Classic game appreciation section: Pokemon Red and Blue

What's that? Look, it's coming over the hill...

Of all the Pokémon games I've played, Red is easily my favourite (with Black a close second). Why? Obviously it was the first game and felt completely fresh. And playing it while the Pokémon phenomenon was in full swing was pretty special. But mostly it's to do with the eponymous stars of the show - the menagerie of monstroodles.

Every one of the original 150 Pokémon are perfect specimens. Imaginative imitations of real-life fauna. Or weird and wonderful oddities. The first generation of Pokémon were so fun to catch because they were brilliantly designed, intriguing, fascinating and, above all, desirable. It was more than just the drive of brutal addiction. I genuinely wanted to catch 'em all because I actually liked 'em all. I would often choose my team based on how much a Pokémon appealed to me, as opposed to their ability to perform in a fight.

Above: I particularly like Lickitung. And Cubone. And Slowpoke. And Psyduck. And ALL OF THEM

And things were so much more manageable back then. 150 Pokémon I could handle. Give me a number between #001 and #150 and I could tell you the corresponding Pokémon. It was my party trick. Admittedly it didn't impress anyone beyond the age of 13, but that's not the point. Collecting them all didn't seem impossible. Now there's something stupid like a million-bajillion of the buggers to ensnare with my balls. I mean, where would I start? I'm a realist - I know I'm never going to catch 'em all. It's no longer an option.

Sharing is, like, caring dude

One of the advantages of being a self-proclaimed 'Pokémon Master' during pocket monster mania was that I got to attend various Pokémon tournaments and events around the UK. There were quite a few. It was a big deal. I think one of them was held at the Millennium Dome in London. I can't really remember. The Pokémon circuit was pretty crazy. We were partying hard, so it's all a bit vague. What I do remember is how much Pokémon Red and Blue brought the kids together thanks to the way it made use of the Game Boy's link cable.

The idea of having to trade Pokémon in order to complete the Pokédex was an absolute masterstroke. Genius. Everywhere at these events, eager gamers were hooking up their Game Boys. Oddish for a Bellsprout. Scyther for a Magmar. Kids that didn't know each other would just start chatting. No awkwardness. No bad vibes. Just hundreds of kids getting together, trading, battling, socialising and having a good time. A real-life extension of the game's caring and sharing philosophy. As a pacifist vegetarian hippy, this really appealed to me. Video games used as a genuine force for good. A very visible, positive thing.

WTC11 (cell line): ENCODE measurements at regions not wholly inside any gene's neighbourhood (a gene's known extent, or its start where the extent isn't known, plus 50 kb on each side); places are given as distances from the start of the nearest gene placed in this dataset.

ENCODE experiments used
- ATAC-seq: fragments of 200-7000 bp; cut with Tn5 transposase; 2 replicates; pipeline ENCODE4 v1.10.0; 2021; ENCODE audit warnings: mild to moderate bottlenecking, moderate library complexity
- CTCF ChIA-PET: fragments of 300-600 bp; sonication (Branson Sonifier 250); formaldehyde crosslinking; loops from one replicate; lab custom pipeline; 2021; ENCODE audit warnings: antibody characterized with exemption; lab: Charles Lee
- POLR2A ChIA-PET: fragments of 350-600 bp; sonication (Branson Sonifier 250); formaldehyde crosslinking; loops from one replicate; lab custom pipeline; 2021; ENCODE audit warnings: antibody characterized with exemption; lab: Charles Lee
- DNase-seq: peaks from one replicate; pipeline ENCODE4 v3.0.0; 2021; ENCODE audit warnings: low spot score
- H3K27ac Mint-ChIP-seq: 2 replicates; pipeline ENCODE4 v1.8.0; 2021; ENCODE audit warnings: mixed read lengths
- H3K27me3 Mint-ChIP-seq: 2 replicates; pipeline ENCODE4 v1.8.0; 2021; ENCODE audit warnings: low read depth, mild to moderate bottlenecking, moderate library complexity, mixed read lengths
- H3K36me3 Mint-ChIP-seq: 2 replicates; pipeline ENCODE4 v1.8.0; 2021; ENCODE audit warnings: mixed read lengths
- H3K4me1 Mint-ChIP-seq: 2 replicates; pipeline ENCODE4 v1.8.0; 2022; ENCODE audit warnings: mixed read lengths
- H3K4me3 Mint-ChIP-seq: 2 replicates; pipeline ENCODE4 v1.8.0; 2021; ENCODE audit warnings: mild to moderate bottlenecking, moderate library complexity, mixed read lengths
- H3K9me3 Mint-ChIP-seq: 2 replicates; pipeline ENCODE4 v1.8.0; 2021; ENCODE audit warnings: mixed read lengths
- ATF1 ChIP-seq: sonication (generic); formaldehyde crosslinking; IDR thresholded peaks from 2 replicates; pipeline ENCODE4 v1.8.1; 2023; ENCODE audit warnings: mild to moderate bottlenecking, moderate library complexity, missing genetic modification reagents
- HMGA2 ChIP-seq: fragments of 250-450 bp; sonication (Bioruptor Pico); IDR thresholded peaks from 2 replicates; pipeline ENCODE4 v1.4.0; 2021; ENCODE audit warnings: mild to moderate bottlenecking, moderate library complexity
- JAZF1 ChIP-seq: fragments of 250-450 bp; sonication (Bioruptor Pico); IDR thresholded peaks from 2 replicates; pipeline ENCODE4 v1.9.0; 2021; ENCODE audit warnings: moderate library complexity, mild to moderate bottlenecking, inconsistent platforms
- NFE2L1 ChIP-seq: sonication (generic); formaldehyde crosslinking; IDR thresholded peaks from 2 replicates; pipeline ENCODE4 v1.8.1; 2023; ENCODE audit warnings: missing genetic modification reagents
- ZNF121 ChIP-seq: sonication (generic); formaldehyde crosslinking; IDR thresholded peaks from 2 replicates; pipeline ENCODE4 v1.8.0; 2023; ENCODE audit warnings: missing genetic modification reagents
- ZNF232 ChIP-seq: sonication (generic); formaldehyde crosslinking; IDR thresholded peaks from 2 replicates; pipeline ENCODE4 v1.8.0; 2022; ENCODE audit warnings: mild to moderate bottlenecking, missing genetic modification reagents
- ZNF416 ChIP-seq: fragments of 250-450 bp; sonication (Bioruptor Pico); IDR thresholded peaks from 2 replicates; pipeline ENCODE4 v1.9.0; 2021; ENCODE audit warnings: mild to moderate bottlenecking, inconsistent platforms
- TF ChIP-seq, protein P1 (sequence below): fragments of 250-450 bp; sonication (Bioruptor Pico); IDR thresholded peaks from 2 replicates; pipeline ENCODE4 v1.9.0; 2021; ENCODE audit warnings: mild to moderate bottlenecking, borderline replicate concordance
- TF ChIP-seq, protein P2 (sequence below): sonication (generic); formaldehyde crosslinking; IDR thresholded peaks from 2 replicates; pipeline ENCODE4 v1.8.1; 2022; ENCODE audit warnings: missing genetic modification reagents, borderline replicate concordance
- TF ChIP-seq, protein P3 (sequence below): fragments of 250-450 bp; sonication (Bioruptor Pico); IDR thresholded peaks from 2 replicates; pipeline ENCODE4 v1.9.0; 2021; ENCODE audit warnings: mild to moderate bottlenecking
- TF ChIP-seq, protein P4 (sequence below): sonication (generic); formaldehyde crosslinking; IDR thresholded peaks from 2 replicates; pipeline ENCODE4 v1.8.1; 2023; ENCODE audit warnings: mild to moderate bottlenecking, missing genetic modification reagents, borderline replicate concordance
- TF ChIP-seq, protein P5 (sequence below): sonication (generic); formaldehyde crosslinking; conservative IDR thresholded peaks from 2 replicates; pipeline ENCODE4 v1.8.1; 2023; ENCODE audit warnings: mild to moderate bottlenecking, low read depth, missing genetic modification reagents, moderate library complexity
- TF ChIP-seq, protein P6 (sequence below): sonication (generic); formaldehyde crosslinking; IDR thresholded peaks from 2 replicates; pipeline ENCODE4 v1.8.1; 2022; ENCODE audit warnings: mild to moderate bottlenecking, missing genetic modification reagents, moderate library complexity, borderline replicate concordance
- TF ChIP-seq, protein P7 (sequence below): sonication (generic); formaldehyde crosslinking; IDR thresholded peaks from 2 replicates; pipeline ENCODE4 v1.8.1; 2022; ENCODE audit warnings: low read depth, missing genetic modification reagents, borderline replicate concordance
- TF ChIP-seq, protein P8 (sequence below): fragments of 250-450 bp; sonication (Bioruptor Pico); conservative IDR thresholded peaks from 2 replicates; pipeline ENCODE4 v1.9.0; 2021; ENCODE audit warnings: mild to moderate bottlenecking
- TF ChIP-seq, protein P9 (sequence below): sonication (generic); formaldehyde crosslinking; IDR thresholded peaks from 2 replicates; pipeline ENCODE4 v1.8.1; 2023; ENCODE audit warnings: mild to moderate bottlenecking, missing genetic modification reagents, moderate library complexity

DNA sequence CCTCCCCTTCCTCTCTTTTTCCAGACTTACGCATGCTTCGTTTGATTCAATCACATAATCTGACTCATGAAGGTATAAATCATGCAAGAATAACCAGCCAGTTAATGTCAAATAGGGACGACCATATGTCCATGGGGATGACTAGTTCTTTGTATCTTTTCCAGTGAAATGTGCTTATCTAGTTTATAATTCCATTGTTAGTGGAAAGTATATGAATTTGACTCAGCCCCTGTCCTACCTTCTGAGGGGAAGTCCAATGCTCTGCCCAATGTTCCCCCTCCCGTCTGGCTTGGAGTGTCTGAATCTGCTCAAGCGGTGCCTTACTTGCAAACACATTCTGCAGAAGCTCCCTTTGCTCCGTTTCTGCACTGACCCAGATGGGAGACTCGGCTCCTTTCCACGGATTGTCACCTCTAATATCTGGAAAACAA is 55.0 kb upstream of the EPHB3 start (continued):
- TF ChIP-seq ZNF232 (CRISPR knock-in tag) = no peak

Above: A lot of this happened

Another notable masterstroke, albeit an unintentional one, was the inclusion of a hidden Pokémon. Mew, Pokémon #151, was secretly added to the game by one of the programmers and originally intended for use by Game Freak employees only. However, it was eventually made available through special Nintendo events organised around the country. And the kids went nuts for it. Mew had to be got. If catching 'em all meant shamelessly ingratiating yourself to your parents in order to secure transportation to the nearest Mew distribution event, then so be it. Free downloadable content just doesn't inspire that kind of desperate dedication any more. Or capture the imagination in the same way that Mew did.

What if...?

So from the humble beginnings of a little lad collecting bugs with his butterfly net and jam jars (which is probably how it was right?), Pokémon Red and Blue was born. Its impact on gaming has been beyond huge. But even if the idea didn't catch on, that Japanese gamers back in 1996 didn't buy into the concept of catching and battling colourless creatures, that the global Pokémon explosion never ignited, that all those spin-offs and mountains of merchandise were never made, that Pikachu was never considered for cosplay... Even if none of that ever happened, the fact would still remain that the first Pokémon game is an incredibly deep, incredibly imaginative, incredibly loveable RPG. Even without the phenomenon, it would still be an absolute classic.

(But I'm glad it did take off, otherwise children would never have experienced the joys of inflatable Pikachu)

Sept 29, 2011

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Matt Cundy
I don't have the energy to really hate anything properly. Most things I think are OK or inoffensively average. I do love quite a lot of stuff as well, though.